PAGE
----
The performance called “Nudeland” held back in summer 2017 was organized by Swiss artist Thomas Zollinger – the man behind last year’s naked cultural festival in downtown Zurich.
Nudeland saw Zollinger and five other performers wandering, rolling or simply crouching in a meadow in the commune of Schöftland in rural Aargau (video footage here).
"Nudeland" was performed in the fictitious country of Noseland. Image: Nudeland
It also featured Swiss writer Bruno Schlatter – the owner of the land on which the performance took place and the self-styled king of the “anarchist monarchy” of Noseland, a fictional country which is part art project and part political exercise.
But the 2017 Nudeland performance was interrupted after 45 minutes when a neighbour called police to complain.
Two local officials then turned up and fined five of the performers 100 Swiss francs (€90) each for improper conduct. Schlatter was spared as he was wearing a cape, according to Zollinger.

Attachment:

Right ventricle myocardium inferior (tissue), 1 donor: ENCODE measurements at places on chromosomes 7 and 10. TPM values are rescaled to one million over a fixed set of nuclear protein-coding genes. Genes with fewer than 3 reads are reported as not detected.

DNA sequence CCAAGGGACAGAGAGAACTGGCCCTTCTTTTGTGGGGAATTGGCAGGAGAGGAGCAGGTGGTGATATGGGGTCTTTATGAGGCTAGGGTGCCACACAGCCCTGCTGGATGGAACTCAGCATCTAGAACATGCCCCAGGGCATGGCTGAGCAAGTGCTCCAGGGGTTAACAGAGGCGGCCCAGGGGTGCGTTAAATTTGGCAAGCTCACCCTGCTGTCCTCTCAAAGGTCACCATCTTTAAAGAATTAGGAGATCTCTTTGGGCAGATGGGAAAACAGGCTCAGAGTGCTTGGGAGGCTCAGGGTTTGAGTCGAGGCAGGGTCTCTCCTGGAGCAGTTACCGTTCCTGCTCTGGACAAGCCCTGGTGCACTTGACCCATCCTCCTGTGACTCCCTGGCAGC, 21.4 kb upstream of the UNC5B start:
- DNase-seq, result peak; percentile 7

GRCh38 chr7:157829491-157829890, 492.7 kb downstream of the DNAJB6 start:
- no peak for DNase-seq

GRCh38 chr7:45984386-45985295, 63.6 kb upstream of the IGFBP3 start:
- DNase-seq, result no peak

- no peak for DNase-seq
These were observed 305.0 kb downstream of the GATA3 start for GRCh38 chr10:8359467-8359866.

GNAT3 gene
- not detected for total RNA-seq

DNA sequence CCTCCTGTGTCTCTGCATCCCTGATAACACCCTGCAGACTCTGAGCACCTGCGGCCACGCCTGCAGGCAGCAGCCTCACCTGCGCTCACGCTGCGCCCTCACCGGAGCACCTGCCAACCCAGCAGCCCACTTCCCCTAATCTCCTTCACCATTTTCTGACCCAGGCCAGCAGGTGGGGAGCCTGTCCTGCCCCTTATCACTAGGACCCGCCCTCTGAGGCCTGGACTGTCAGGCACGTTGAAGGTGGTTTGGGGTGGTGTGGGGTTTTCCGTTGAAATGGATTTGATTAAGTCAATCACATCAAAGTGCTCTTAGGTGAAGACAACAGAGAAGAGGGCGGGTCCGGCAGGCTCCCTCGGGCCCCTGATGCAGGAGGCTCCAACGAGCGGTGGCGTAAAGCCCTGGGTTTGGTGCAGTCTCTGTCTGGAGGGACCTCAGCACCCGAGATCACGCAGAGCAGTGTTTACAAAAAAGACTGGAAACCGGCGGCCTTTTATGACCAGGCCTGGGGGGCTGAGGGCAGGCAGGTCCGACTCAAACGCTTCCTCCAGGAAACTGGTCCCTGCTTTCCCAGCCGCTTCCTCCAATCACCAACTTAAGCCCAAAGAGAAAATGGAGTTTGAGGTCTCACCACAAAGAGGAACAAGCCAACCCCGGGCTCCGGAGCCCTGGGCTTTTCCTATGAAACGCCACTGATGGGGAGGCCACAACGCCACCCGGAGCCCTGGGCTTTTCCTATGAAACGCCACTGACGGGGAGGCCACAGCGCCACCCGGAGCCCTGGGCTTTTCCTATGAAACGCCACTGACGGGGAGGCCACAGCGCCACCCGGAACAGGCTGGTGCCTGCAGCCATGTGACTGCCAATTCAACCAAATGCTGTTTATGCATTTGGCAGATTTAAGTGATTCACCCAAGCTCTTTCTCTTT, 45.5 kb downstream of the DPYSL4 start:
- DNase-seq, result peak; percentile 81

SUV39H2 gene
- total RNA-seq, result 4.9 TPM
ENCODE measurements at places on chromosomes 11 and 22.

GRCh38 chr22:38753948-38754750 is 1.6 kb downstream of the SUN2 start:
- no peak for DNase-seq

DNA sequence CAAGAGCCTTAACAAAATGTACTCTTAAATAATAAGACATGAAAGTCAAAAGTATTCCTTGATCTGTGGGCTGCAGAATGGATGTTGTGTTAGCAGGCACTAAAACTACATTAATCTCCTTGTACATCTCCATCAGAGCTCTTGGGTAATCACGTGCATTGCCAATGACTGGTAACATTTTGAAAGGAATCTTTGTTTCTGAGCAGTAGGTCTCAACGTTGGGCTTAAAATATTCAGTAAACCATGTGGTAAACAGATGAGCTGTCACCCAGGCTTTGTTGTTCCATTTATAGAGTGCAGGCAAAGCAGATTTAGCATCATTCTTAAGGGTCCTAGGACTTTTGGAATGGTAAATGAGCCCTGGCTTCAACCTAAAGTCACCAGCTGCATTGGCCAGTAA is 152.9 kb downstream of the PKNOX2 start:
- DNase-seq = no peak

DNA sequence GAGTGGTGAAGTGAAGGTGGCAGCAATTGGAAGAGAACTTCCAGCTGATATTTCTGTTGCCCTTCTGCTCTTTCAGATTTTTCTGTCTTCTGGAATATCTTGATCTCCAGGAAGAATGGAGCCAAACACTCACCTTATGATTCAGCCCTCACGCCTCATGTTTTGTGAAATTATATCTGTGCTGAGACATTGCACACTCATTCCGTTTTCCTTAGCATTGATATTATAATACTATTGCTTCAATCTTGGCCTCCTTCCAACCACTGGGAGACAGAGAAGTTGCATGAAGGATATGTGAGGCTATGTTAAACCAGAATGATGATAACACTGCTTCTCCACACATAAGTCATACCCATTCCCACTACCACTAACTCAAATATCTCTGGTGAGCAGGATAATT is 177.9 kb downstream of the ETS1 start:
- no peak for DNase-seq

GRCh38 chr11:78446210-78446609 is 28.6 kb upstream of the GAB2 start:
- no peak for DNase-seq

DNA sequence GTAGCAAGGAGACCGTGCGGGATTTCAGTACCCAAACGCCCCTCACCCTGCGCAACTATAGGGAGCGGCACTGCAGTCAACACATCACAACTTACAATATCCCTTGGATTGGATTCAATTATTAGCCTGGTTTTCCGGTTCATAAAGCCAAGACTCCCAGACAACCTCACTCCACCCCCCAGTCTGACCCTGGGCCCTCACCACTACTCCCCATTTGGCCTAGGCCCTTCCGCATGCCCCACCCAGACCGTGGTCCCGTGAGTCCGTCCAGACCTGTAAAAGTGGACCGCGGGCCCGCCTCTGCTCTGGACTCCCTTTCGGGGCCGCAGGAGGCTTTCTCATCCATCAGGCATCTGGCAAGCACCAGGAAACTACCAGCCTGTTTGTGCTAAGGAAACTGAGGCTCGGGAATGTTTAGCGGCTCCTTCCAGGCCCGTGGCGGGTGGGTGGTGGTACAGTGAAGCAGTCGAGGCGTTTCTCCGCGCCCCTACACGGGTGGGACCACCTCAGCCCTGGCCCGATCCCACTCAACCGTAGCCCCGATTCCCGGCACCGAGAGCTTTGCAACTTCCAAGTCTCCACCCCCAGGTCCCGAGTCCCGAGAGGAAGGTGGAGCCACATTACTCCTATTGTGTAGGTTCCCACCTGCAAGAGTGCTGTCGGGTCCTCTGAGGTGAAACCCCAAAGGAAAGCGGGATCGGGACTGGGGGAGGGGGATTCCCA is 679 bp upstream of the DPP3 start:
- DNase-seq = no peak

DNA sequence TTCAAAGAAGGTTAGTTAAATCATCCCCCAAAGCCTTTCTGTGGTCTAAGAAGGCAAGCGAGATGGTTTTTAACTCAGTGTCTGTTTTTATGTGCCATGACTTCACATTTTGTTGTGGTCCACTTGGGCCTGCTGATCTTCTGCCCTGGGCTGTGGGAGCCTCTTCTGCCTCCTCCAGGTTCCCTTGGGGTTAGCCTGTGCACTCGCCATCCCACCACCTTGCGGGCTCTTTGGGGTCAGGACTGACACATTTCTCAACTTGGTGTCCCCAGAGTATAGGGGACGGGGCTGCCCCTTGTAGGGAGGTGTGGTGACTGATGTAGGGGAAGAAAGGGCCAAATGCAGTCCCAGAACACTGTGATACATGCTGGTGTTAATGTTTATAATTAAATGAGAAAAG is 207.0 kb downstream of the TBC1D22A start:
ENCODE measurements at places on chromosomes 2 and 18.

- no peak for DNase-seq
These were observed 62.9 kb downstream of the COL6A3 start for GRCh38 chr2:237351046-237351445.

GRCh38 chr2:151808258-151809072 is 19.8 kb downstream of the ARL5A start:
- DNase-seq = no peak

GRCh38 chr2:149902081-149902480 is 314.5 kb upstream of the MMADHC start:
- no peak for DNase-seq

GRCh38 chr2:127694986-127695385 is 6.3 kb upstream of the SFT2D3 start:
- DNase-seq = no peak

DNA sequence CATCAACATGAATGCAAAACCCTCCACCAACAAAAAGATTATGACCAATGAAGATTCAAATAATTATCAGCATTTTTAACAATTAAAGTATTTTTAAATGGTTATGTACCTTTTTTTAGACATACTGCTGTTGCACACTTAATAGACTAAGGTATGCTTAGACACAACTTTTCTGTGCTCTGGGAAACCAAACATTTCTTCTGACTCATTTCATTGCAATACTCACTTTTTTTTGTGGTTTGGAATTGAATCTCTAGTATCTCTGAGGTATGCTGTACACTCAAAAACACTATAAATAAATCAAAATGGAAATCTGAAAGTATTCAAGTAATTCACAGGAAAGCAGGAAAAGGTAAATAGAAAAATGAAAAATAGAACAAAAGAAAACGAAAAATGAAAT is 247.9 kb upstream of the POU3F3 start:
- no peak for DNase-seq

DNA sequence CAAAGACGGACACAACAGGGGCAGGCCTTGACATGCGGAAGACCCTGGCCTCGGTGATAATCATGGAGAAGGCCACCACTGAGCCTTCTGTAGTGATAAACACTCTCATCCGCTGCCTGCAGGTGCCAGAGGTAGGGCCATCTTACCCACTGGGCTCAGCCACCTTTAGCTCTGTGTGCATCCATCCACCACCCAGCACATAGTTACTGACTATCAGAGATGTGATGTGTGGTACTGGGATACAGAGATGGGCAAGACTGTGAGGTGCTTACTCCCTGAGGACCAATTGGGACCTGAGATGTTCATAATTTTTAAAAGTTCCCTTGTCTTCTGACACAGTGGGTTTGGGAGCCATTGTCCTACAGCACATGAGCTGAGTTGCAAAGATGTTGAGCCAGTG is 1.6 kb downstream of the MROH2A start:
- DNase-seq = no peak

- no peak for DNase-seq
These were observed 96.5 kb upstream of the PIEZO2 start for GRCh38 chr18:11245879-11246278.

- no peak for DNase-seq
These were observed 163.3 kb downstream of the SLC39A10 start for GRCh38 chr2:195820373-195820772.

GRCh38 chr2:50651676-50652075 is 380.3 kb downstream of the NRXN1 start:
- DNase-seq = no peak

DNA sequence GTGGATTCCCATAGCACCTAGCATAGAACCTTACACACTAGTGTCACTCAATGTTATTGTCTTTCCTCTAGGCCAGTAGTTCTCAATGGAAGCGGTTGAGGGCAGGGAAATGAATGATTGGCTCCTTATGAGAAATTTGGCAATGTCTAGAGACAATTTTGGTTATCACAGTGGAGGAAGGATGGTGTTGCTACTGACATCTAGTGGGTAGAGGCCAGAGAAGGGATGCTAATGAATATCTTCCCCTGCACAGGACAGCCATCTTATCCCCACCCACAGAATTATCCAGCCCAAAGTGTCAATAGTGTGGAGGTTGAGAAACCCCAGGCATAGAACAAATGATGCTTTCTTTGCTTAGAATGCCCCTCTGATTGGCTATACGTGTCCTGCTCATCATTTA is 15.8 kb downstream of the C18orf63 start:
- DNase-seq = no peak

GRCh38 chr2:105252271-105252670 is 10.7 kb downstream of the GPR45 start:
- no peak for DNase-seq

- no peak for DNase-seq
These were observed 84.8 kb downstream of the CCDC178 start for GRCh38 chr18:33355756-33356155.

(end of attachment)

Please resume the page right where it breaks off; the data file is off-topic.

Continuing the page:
Zollinger argues the fines make no sense. “Firstly, being naked is not a statutory offence and secondly definitely not when it’s connected to art,” he told Swiss news site 20 Minuten.
Zollinger and two of the women fined during the performance originally tried to appeal directly to the Schöftland town hall but were rebuffed.
Now they have taken the matter to court with a hearing set for January 11th. They want the fines cancelled and damages of 200 Swiss francs to be paid out.
They also want Schöftland council to be made to give permission for the staging of the two-hour Nudeland performance on the same piece of land for the next two years.
That land, which measures 30 metres by 70 metres, has been named by Schlatter as the country of Noseland. While Schlatter has nominated himself king, the “country” also has 240 ministers and boasts a 28-page constitution with a strong human rights focus.
Artist Alina Kopytsa during the second edition of the "Body and Freedom Festival" in Zurich in August 2018. Photo: AFP